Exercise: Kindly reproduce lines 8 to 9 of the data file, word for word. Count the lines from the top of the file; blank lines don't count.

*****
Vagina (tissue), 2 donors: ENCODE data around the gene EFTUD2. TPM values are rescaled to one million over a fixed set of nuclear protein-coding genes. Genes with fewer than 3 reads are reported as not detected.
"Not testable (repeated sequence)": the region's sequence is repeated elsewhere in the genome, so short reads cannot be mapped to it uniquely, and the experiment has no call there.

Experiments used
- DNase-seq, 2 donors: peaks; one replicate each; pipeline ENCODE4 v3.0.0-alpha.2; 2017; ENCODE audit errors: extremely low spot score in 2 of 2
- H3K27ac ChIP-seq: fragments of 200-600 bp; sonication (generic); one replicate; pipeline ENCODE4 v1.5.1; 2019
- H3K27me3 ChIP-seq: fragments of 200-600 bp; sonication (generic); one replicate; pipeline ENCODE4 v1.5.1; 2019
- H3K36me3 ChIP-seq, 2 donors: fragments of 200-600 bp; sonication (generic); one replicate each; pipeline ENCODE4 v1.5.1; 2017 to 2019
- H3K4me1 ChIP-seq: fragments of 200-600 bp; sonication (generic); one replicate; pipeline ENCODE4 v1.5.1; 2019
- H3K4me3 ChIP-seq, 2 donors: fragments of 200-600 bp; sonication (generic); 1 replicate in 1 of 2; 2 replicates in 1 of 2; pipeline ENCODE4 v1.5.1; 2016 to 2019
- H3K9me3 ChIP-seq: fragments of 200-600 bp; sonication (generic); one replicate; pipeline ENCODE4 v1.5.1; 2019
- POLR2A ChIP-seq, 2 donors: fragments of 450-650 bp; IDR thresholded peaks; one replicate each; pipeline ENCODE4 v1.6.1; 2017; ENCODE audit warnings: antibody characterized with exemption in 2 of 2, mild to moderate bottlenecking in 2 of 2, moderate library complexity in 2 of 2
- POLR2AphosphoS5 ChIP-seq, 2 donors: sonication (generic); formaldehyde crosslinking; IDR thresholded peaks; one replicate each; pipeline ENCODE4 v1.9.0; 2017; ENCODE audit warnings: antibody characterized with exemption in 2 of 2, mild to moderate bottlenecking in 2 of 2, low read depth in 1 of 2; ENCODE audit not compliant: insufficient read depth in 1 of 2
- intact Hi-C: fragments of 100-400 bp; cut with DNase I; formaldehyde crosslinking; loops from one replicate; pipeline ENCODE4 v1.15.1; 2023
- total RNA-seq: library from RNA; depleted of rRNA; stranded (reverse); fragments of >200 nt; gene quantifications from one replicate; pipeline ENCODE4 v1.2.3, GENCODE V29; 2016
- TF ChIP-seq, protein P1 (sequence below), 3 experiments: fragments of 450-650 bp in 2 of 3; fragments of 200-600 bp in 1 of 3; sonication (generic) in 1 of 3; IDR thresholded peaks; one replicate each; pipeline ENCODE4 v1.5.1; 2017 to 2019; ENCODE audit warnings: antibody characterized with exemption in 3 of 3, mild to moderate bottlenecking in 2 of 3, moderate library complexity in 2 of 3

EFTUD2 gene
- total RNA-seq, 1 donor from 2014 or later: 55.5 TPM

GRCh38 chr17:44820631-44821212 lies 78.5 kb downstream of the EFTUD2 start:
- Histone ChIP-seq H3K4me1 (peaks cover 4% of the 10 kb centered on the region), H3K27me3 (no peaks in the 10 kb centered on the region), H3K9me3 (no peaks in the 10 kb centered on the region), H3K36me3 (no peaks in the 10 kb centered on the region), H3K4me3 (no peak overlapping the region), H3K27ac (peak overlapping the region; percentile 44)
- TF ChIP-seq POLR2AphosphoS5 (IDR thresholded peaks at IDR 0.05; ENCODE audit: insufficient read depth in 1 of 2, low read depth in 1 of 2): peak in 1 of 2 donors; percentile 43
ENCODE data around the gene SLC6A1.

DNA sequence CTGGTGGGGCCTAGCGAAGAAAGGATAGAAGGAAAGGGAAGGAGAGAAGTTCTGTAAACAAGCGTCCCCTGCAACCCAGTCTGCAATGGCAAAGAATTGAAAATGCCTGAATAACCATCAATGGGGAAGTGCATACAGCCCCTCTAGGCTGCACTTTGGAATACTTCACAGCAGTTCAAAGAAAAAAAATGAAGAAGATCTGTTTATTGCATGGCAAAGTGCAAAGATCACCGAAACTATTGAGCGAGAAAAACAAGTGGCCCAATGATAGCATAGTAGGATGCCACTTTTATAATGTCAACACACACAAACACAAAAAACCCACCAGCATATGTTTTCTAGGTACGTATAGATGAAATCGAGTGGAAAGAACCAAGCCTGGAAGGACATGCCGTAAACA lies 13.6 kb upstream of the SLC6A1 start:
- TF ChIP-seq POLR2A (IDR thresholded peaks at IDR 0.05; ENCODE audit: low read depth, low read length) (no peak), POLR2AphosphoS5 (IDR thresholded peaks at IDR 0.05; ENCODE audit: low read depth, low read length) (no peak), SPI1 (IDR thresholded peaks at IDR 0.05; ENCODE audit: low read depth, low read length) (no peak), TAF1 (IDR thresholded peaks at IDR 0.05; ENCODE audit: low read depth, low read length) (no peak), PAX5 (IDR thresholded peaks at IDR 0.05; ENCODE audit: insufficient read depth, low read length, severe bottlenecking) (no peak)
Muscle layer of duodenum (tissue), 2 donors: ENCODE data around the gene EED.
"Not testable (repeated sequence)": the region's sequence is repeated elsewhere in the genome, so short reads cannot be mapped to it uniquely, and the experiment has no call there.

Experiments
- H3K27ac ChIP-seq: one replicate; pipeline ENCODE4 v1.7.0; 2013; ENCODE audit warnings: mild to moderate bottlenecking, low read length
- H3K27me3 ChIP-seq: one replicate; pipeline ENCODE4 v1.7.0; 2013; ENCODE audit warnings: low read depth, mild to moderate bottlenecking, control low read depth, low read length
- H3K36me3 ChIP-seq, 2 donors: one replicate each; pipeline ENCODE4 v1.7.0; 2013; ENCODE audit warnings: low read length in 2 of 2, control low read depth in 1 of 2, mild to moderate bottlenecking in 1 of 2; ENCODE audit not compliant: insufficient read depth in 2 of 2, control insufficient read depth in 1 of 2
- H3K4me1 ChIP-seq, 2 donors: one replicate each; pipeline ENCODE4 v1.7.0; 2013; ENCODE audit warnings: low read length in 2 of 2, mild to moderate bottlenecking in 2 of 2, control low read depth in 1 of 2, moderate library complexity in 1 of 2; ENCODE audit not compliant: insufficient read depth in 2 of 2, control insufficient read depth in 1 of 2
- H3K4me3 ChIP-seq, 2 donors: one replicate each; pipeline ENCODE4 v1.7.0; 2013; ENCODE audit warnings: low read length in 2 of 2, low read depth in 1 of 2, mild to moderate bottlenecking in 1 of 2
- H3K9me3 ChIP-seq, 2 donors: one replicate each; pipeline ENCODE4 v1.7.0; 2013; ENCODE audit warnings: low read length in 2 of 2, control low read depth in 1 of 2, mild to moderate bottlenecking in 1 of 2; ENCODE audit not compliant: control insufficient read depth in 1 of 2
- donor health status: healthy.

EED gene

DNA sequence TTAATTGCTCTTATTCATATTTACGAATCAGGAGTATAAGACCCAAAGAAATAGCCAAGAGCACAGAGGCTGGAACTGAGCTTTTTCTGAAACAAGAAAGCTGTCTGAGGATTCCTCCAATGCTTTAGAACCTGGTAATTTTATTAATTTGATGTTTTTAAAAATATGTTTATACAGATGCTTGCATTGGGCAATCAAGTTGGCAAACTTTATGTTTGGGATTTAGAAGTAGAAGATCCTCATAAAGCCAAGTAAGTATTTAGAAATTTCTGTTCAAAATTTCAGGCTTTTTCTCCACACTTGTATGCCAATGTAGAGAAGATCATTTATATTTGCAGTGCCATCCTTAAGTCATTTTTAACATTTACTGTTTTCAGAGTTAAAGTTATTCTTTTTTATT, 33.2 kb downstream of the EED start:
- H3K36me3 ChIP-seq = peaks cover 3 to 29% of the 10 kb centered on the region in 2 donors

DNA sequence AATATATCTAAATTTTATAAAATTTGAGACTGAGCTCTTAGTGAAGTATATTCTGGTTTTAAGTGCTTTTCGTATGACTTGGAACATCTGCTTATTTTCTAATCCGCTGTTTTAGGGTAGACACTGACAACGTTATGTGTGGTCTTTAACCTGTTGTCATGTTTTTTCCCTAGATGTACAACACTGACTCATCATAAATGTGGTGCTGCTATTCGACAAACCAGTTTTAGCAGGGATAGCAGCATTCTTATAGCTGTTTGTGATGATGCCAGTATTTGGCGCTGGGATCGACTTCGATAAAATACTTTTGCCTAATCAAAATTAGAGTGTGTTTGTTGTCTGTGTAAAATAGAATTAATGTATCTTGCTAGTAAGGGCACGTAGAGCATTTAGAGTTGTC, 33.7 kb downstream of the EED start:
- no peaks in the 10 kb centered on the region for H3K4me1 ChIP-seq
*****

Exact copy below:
- H3K4me1 ChIP-seq: fragments of 200-600 bp; sonication (generic); one replicate; pipeline ENCODE4 v1.5.1; 2019
- H3K4me3 ChIP-seq, 2 donors: fragments of 200-600 bp; sonication (generic); 1 replicate in 1 of 2; 2 replicates in 1 of 2; pipeline ENCODE4 v1.5.1; 2016 to 2019